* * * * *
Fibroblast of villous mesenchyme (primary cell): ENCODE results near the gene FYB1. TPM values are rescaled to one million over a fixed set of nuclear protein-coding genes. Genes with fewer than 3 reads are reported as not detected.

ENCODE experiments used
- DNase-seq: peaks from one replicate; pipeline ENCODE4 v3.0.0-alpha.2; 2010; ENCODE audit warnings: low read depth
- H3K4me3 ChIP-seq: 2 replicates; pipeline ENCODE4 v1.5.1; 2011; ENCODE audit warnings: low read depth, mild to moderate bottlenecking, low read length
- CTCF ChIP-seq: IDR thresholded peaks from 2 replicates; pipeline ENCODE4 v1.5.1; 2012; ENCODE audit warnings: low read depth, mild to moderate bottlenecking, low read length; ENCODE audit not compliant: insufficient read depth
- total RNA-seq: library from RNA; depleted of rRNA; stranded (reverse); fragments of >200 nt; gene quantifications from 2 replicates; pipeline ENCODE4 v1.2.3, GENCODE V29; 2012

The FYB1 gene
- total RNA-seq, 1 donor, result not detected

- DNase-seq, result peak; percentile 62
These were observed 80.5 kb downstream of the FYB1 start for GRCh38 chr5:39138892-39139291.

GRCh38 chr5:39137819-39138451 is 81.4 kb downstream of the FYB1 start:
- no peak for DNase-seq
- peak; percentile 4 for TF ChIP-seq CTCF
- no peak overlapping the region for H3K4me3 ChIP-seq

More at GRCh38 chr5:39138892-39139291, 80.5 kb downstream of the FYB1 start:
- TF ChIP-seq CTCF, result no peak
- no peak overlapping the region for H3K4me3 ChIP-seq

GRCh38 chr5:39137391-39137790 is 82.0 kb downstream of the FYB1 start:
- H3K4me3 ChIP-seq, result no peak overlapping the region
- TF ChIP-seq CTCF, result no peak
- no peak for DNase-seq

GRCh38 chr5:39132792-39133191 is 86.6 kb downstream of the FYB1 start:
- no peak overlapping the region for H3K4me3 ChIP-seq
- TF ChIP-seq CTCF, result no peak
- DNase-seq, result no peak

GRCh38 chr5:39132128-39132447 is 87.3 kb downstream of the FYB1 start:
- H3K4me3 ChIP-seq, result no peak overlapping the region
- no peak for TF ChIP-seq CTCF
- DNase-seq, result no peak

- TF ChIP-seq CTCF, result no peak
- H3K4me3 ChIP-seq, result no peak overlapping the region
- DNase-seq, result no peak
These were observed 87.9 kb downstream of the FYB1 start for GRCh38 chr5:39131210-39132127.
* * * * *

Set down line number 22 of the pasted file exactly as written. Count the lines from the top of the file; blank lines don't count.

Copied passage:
GRCh38 chr5:39132792-39133191 is 86.6 kb downstream of the FYB1 start: